Henry Art Gallery University District
Wednesdays-Sundays. Continues through Jan. 15 2017
Recommended by Jen Graves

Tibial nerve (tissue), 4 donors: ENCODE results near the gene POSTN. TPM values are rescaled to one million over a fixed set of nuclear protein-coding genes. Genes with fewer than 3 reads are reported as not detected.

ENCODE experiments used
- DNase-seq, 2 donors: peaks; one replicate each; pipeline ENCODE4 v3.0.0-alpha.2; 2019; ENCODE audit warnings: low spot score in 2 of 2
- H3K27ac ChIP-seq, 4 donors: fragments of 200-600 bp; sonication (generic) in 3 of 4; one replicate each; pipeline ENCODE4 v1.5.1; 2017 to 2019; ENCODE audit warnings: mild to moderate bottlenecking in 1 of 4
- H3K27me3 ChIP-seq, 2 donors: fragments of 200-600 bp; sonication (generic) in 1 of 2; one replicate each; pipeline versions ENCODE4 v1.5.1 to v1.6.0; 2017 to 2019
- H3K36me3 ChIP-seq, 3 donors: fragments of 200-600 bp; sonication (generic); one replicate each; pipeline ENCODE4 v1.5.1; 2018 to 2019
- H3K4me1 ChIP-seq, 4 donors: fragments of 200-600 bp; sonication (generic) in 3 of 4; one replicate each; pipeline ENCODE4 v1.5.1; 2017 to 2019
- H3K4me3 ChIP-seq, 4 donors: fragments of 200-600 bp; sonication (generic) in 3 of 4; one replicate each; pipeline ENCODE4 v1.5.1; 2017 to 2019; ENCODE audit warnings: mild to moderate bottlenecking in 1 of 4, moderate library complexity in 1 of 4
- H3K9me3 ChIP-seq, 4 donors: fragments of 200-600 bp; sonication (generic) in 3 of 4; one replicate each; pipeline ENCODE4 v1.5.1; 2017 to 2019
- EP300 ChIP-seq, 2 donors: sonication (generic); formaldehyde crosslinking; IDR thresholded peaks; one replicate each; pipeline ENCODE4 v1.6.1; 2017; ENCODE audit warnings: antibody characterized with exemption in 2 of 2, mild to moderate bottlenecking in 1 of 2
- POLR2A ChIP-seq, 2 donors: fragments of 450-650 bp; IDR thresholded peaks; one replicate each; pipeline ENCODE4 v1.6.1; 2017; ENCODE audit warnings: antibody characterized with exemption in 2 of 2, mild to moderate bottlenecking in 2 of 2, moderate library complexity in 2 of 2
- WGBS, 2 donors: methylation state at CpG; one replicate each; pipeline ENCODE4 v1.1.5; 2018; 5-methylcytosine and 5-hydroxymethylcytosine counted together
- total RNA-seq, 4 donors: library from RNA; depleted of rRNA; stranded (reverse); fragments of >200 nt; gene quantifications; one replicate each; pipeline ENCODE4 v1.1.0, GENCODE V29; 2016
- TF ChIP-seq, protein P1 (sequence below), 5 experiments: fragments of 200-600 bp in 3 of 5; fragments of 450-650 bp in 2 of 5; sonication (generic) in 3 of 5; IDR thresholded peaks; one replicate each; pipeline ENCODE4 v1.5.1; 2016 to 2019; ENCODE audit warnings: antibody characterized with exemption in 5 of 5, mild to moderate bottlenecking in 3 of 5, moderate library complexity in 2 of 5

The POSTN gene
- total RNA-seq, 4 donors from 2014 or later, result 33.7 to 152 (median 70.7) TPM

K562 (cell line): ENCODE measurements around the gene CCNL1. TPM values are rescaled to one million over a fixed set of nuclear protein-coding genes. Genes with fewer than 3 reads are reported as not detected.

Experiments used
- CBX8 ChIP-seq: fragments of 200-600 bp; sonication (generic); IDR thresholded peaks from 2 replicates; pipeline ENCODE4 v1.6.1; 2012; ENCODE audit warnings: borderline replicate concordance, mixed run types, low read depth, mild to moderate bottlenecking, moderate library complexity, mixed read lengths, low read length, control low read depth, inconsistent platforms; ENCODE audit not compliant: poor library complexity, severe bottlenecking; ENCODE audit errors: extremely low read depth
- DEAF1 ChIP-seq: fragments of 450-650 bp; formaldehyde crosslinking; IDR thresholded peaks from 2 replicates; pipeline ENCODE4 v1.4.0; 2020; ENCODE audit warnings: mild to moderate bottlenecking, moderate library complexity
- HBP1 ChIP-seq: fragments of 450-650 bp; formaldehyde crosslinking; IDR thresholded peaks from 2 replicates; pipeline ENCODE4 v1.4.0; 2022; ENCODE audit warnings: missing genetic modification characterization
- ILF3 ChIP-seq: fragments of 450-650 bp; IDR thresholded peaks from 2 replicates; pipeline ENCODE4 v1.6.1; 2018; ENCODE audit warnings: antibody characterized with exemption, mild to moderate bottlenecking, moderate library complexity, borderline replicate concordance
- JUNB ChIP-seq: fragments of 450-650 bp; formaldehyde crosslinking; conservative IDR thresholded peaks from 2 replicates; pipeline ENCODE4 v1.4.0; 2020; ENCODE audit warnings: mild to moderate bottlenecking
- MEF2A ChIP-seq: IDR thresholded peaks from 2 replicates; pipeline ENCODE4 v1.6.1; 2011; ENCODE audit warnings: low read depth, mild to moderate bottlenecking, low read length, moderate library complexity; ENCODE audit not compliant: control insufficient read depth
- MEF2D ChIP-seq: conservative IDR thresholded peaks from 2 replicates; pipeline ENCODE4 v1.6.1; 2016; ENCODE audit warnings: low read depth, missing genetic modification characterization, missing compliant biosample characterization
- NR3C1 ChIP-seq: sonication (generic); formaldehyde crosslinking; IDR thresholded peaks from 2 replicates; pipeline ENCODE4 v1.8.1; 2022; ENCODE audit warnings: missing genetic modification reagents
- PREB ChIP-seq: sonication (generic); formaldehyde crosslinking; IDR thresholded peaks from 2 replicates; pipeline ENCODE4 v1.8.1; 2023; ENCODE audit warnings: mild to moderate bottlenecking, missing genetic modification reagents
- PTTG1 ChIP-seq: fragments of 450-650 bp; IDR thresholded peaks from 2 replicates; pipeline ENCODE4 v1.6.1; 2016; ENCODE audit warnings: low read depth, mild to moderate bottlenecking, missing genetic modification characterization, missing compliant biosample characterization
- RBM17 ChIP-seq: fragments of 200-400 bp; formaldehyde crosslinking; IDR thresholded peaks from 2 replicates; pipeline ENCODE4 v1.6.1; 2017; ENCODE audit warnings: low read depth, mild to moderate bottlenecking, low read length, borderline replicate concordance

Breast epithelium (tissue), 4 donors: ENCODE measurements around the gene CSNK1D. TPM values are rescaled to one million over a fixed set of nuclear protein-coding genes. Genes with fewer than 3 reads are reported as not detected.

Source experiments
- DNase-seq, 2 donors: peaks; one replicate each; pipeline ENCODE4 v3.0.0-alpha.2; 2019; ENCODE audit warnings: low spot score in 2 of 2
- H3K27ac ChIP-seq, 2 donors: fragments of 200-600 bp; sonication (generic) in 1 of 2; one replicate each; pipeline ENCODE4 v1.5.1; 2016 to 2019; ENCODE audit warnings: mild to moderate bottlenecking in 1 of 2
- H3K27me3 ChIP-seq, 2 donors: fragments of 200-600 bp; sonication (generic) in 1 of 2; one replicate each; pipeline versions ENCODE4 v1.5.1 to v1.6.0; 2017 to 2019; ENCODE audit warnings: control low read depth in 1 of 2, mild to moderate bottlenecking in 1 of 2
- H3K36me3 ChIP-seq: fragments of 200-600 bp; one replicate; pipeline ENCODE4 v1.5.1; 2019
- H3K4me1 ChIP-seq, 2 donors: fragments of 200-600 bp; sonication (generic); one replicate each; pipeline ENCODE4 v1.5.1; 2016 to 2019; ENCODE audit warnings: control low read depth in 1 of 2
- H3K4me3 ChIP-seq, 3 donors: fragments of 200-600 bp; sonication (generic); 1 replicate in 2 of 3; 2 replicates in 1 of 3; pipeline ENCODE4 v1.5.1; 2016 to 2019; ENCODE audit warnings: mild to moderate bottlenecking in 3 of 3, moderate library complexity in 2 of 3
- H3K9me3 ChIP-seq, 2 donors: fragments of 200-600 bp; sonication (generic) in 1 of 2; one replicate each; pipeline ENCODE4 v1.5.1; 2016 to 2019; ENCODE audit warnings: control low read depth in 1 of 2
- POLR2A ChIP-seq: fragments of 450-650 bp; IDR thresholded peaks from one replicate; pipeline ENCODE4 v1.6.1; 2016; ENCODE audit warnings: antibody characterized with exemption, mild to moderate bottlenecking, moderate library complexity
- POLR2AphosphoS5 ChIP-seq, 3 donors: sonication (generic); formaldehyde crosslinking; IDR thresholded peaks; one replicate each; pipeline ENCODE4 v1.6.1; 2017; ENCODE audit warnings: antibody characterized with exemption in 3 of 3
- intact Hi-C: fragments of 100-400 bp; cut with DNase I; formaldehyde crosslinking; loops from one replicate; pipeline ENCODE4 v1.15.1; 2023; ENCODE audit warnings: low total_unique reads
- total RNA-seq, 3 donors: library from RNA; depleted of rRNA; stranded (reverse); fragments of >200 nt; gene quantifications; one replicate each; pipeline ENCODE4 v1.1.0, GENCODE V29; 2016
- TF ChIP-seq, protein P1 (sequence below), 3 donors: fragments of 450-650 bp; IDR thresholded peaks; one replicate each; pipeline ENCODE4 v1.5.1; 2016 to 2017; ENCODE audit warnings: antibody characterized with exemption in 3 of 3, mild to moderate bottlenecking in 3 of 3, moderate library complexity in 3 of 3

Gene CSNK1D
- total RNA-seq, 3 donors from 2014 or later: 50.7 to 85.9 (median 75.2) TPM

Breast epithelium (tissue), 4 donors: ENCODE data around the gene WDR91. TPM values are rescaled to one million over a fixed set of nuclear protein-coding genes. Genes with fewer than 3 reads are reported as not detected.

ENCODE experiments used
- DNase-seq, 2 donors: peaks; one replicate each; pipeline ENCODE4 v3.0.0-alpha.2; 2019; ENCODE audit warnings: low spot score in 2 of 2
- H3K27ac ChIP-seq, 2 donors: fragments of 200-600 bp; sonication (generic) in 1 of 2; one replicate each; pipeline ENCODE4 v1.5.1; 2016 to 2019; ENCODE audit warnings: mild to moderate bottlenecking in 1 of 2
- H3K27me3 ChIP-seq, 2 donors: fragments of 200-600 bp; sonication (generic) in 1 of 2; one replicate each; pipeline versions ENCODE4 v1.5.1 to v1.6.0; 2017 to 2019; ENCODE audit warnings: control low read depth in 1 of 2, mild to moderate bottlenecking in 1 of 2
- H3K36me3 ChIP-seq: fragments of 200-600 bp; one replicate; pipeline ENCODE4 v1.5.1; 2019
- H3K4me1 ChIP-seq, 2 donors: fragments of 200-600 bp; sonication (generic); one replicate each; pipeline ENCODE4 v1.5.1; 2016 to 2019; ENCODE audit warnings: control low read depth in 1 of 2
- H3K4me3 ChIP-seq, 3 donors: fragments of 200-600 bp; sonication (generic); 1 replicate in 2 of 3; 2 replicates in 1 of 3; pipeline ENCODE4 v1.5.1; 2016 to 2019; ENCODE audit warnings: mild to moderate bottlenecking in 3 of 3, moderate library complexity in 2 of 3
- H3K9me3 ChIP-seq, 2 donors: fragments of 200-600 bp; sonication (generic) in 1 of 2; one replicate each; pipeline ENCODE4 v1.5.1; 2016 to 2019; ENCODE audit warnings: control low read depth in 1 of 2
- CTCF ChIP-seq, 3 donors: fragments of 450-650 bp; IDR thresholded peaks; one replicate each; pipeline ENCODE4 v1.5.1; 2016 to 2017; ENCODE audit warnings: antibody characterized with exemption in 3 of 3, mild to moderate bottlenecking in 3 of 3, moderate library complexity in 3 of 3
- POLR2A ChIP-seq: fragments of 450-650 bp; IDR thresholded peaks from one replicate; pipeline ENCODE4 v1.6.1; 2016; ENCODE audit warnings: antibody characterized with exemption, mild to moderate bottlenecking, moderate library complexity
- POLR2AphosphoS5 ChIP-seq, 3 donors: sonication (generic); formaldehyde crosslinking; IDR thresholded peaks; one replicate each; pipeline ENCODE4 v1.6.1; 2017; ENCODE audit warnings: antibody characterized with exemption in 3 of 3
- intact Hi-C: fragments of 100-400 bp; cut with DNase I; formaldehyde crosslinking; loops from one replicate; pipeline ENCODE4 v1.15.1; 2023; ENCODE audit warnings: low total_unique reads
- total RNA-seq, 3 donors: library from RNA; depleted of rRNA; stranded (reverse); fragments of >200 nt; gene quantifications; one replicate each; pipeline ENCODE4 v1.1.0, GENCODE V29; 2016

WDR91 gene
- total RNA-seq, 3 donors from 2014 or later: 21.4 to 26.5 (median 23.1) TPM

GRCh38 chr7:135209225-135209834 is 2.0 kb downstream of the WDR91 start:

White Snow is a grouping of finely crafted black-walnut wood sculptures between 4 and 15 feet tall, arranged in a large open gallery at the bottom level of the museum like a knotty root system exposed to the air. His work is "a program of resistance," he says, and the sculptures are the unmissable middle fingers pointed at the whole unchecked patriarchal capitalist enterprise. But McCarthy has enough money today that he bought a thousand acres in California to build his own B-movie studio, to become his own anti-Disney. Though I'm mistrustful of Paul McCarthy: White Snow, Wood Sculptures at the Henry, I see that it's also an epic display that can't help but make an impression. I'm not telling you not to go. Each blown-up tchotchke distorts and perverts characters that originated in the Brothers Grimm fairy tale that Disney sanitized into its first full-length animated feature film, 1937's Snow White and the Seven Dwarfs. Every once in a while as I looked, my mistrust dropped, and I felt real, familiar, female pain emanating off of those debased tangles, recognizing me. I longed for those moments, not to be distracted by so much belabored, white-cube transgressing.